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What if 2021 is a bigger disaster?

Shivaji Dasgupta, Managing Director, Inexgro Brand Advisory, explains why 2021 may well be as nightmarish as 2020, or maybe even worse, and why we need to have a Plan B ready

Shivaji Dasgupta

If social media projections are to be believed, the world will change at the midnight hour of December 31, 2020. The Covid drama will end suddenly and normalcy as we know it will reappear magically. Truthfully, this hypothesis is farthest from the truth as we have sufficient evidence to believe that 2021 will be an abnormal year as well. Exactly why, we must have a Plan B for the year to arrive soon, as individuals and businesses.

There is actually abundant evidence to believe that 2021 will certainly be a logical extension of the virus stricken 2020 and potentially a more potent version. Bill Gates, the prolific soothsayer, has professed that the impact of the pandemic will not cease till September and that must be a cause of reasonable worry. The UK has identified a more potent strain of this debilitating malady and thus the country must be isolated lest the strain restrain the entire universe. While even the most optimistic scientist has confessed that the efficacy of the vaccine solution is still unproven and thus patently unreliable. In sum, all available data points cannot exonerate the coming year from grief most damaging and thus we must be ready with a ‘happy unhappy’ strategy that works for civilisation.

Brands must consolidate and refine their direct-to-destination channels and ensure that the kiranas too come under the hyperlocal tech-enabled delivery models. As the strain increases and a direct connection to market exposures is established, well-heeled folks will refrain further from visiting supermarkets. In an era of reducing brand loyalty, already proven, brands that are able to reach customers effectively will win and technology will play a stellar role. By creating direct channels with sellers and brand owners, the buyers will be able to take greater control over transactional processes and will thus also dictate pricing preferences. Whichever company is able to get the tech-led distribution piece right will be able to win the customer’s pockets.

Equally, brands across categories must increase their presence in the WFH scenarios, which also includes the Home Schooling segment. This includes furniture, F&B, technology devices, exercise equipment, VC fashion apparel and so much more. Those in the tourism business must reconcile to the domestic ‘Drive segment’ to become the avenue for growth and build a service experience accordingly. Which will happily include Google Maps assistance for the journey, flexible check-in, facilities for child nannies or drivers, enhanced safety protocols and all inclusive rates. Movies will continue to thrive on OTT platforms as the PVR is a feared destination and sports will possibly thrive through TV as well, the Australia model not sustainable. As homeschooling continues for a younger audience, employers will have to consider tutorial leaves for parents, to balance the present demands.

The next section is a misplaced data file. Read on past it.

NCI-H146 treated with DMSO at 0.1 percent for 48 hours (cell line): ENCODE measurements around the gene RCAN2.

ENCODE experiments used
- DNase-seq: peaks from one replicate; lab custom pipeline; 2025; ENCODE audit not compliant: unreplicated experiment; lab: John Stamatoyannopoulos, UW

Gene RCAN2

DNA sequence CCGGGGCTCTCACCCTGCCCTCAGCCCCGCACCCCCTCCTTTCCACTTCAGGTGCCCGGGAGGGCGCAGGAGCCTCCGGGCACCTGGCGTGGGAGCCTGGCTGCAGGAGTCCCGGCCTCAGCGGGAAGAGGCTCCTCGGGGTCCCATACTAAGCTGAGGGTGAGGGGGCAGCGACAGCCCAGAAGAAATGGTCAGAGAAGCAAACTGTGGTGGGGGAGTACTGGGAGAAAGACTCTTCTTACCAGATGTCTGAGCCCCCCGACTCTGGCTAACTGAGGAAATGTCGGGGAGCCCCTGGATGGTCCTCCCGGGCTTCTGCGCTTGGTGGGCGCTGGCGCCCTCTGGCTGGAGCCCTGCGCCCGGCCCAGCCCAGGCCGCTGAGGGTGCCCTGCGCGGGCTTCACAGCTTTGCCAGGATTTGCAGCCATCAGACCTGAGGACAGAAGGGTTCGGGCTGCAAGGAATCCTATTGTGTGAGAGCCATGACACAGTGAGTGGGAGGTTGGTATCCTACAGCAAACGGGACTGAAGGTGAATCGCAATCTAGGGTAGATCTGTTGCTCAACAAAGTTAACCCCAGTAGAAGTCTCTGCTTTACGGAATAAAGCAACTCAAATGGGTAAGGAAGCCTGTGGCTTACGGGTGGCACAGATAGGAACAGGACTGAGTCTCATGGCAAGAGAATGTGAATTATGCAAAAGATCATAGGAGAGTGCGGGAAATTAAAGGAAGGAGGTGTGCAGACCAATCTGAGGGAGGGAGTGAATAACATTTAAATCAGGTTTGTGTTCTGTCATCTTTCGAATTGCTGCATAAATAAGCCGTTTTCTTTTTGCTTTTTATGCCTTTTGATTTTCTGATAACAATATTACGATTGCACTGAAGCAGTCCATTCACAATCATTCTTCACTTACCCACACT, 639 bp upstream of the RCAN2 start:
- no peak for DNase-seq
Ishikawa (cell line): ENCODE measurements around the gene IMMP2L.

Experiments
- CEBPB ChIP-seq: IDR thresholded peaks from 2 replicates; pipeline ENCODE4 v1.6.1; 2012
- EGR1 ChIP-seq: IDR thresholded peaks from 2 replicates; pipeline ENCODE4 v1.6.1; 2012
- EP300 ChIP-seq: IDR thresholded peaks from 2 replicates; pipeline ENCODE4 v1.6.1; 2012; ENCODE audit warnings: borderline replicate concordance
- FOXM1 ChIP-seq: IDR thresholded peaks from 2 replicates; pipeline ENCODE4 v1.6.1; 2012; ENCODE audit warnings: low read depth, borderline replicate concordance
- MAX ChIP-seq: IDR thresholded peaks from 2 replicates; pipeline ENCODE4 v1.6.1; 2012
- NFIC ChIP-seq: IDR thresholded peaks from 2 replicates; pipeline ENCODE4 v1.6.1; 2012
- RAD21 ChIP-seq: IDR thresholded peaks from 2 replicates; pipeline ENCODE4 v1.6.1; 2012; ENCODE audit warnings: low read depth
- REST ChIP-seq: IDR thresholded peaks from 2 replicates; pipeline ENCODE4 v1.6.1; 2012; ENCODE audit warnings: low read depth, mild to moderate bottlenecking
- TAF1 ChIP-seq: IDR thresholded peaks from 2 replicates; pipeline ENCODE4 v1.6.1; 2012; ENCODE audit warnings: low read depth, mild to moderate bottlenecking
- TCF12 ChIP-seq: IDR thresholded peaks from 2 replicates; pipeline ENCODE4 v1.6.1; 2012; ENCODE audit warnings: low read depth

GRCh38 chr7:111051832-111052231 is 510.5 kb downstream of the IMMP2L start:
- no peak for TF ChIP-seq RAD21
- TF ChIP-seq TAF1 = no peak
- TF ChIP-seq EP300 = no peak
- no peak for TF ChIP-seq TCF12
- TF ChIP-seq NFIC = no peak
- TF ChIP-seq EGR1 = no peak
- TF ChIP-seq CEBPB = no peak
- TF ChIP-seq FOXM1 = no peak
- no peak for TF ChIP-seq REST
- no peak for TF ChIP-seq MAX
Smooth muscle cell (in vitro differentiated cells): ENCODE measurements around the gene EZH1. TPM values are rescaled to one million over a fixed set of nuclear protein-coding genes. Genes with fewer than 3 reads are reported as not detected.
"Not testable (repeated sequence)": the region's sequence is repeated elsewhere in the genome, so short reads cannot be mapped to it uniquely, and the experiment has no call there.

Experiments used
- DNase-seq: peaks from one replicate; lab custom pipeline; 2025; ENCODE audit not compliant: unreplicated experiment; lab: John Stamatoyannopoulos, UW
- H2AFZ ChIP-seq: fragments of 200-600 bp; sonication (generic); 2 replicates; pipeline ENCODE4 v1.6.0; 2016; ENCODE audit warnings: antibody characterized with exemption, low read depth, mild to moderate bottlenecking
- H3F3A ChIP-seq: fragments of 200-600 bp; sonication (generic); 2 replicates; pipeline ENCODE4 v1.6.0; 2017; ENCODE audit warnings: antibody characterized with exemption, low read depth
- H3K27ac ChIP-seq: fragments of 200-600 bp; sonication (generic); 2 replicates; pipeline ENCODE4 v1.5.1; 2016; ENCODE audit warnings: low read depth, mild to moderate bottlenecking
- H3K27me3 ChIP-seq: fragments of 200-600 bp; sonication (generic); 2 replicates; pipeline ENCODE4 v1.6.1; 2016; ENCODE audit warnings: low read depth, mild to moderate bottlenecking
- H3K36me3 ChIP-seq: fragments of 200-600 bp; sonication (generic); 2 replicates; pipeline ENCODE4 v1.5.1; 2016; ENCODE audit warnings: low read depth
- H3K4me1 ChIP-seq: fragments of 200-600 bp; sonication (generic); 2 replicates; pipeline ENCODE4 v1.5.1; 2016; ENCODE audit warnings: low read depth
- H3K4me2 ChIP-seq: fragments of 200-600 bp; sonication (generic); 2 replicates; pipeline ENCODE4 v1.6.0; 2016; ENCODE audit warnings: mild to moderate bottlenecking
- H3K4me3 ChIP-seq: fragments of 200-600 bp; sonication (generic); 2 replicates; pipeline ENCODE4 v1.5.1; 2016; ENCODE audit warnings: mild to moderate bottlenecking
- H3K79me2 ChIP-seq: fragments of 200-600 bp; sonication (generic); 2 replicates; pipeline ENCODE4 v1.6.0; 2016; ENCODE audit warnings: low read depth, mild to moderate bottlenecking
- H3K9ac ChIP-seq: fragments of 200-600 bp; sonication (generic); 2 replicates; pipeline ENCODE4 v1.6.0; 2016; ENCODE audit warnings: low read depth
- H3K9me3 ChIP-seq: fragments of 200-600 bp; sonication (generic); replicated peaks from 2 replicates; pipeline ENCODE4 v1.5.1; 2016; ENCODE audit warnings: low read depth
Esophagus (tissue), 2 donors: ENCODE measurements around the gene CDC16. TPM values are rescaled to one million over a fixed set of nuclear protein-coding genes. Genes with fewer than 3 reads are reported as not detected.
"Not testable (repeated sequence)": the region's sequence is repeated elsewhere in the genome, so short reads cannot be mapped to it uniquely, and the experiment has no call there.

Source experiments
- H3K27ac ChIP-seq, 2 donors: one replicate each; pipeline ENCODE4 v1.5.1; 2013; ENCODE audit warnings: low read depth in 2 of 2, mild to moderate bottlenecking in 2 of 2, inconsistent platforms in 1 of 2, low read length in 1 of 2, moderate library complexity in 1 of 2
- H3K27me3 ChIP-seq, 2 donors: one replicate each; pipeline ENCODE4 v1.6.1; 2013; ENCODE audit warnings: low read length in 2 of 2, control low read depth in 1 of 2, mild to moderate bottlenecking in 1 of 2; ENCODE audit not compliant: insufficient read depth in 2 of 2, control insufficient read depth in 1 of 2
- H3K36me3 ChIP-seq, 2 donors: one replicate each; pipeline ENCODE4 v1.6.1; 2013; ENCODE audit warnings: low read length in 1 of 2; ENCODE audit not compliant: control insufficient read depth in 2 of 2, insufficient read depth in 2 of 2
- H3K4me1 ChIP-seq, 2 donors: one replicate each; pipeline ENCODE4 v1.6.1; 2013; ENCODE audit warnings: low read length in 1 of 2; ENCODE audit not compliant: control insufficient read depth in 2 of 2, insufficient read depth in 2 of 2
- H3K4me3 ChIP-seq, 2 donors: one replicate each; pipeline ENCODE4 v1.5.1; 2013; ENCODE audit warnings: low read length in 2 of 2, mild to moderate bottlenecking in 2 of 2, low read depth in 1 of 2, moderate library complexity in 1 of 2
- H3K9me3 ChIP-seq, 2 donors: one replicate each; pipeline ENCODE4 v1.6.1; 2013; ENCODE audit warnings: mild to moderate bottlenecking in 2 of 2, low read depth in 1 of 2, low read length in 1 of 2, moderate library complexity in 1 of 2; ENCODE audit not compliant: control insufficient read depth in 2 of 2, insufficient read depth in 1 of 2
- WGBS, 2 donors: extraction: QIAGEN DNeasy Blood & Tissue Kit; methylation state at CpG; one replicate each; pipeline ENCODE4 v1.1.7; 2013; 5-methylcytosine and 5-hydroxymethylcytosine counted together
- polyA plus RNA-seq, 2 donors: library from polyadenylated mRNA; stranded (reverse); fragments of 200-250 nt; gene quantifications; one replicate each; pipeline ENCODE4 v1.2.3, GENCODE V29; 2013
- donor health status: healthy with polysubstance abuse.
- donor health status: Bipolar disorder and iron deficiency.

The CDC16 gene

But the biggest challenge will be faced by individuals like us, as we struggle to manage the new equilibrium in a socio-economic sense. Plan B must contain isolation zones in the home where folks can enjoy enough alone times as relationships get stretched and strained. Personal growth ambitions will have to be curtailed as offices offer limited promotions and we have to further develop interpersonal skills that allow for long-distance interactions. As family and work lives get merged, the pressures will undeniably increase and this will lead to greater need for wellness and self-development. Those accustomed to long-distance holidays and work trips will have to suspend the same for the collective good and focus on a more diminished existence, also a great time for improving professional skills.

The migrants who are now in villages will not return in a hurry and thus a buoyant rural economy will certainly emerge and this can lead to transformational entrepreneurship as they will seek a living beyond agriculture. Those retrenched from hospitality and travel will quickly enter horizontal job markets as skill sets will be lapped up by e-commerce providers. The healthcare business will get severely rattled as elective surgeries get postponed by yet another year and those who can combine telemedicine with physical visits can find a sustainable and scalable growth. A similar pattern will emerge in aviation with thousands of pilots laid off and not much joy in sight as is already the case with parts of the world. All of this will lead to phenomenal cross skilling, the transition of skills to safer avenues of employment.

The simple point I wish to make is that 2021 may well become the nightmarish second innings in a test match with a terrible first innings, and there is enough proof to support this thought. We seem to be in a state of wishful denial and are pretending that January will be a messiah overruling the ailments of 2020. That is unlikely to be the case and we all need a workable Plan B very quickly as both corporate and personal cash reserves may dry up rapidly.

(Disclaimer: The opinions expressed in this article are those of the author. The facts and opinions appearing in the article do not reflect the views of and we do not assume any responsibility or liability for the same.)

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